Forest ringlet butterfly (Dodonidia helmsii)
Species: D. helmsii
Binomial name: Dodonidia helmsii
Common name: Forest ringlet butterfly, Helm's butterfly
Dodonidia helmsii (Forest ringlet) is the largest New Zealand satyrine and the only forest-dwelling butterfly. It is endemic to New Zealand and is the only species in the genus Dodonidia. The Forest ringlet butterfly (wingspan 40–64mm) has experienced a major decline in both numbers and distribution. Historically it was found in parts of greater Auckland and Wellington but due to the introduction of predatory wasps that preyed on their larvae cause their disappearance. Another factor in their demise was due to the loss of its food plants, the various tall sedges in the genus Gahnia that have disappeared from these lowland areas.
The Forest ringlet butterfly is now only known in areas above 600m. Parasitic wasps have an altitudinal limit of 600m so most of our alpine butterflies avoid this risk. Still with this risk removed populations are still local and rare.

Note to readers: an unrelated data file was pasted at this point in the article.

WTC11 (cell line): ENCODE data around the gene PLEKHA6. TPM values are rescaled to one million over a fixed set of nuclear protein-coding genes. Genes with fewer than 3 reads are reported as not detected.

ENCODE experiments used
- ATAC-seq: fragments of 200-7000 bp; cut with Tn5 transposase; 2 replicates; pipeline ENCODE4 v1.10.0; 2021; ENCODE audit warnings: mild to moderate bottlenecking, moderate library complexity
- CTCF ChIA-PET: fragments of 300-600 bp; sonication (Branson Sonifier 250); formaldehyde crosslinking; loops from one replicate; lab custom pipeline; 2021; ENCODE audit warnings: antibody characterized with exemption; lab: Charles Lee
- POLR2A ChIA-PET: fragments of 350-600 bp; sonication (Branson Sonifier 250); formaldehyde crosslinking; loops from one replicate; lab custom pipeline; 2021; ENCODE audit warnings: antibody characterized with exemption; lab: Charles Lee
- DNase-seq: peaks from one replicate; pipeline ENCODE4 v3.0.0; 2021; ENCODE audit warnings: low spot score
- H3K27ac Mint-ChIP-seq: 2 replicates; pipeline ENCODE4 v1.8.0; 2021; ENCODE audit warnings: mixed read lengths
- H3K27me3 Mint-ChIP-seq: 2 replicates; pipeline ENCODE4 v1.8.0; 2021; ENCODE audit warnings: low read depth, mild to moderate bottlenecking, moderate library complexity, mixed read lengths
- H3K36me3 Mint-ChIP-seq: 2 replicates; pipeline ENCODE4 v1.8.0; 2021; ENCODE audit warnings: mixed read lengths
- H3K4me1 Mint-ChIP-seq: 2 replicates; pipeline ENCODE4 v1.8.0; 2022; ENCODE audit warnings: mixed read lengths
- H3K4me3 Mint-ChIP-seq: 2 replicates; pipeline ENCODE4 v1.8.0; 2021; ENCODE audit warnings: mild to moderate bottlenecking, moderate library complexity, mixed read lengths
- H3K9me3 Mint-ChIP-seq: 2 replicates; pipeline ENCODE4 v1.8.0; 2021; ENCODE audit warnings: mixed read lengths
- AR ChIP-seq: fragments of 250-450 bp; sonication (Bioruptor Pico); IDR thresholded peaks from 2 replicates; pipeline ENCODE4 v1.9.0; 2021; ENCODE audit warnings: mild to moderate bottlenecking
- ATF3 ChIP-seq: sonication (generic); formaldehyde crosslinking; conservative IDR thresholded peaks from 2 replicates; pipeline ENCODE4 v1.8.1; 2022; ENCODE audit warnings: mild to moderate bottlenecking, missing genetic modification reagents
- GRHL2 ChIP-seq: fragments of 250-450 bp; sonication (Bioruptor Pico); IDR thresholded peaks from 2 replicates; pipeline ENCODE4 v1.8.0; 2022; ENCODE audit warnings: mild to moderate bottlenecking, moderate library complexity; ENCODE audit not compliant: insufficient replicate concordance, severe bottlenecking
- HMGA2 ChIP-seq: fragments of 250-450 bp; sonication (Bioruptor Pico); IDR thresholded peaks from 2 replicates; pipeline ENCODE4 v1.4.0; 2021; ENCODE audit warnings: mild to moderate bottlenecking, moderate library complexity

Colonies of these butterflies are found on the edges of beech forest glades of the Southern Alps, North-west Nelson and a few colonies in the North Island at Pirongia Forest Park, Mount Ruapehu, Coromandel, Ruahine and Tararua ranges.
On sunny days the butterflies can be seen sunbathing near the tree tops. The females lay their eggs singly on the leaves of the host plant. When the eggs hatch the elongated green larvae crawl up the larger forest grasses (Chionochlora spp.) or sedges (Gahnia spp.) to feed on them largely at night. The larvae hibernate over winter before resuming feeding in September to October. The period that the adults fly may vary widely from place to place. Records show flight activity is between October and March.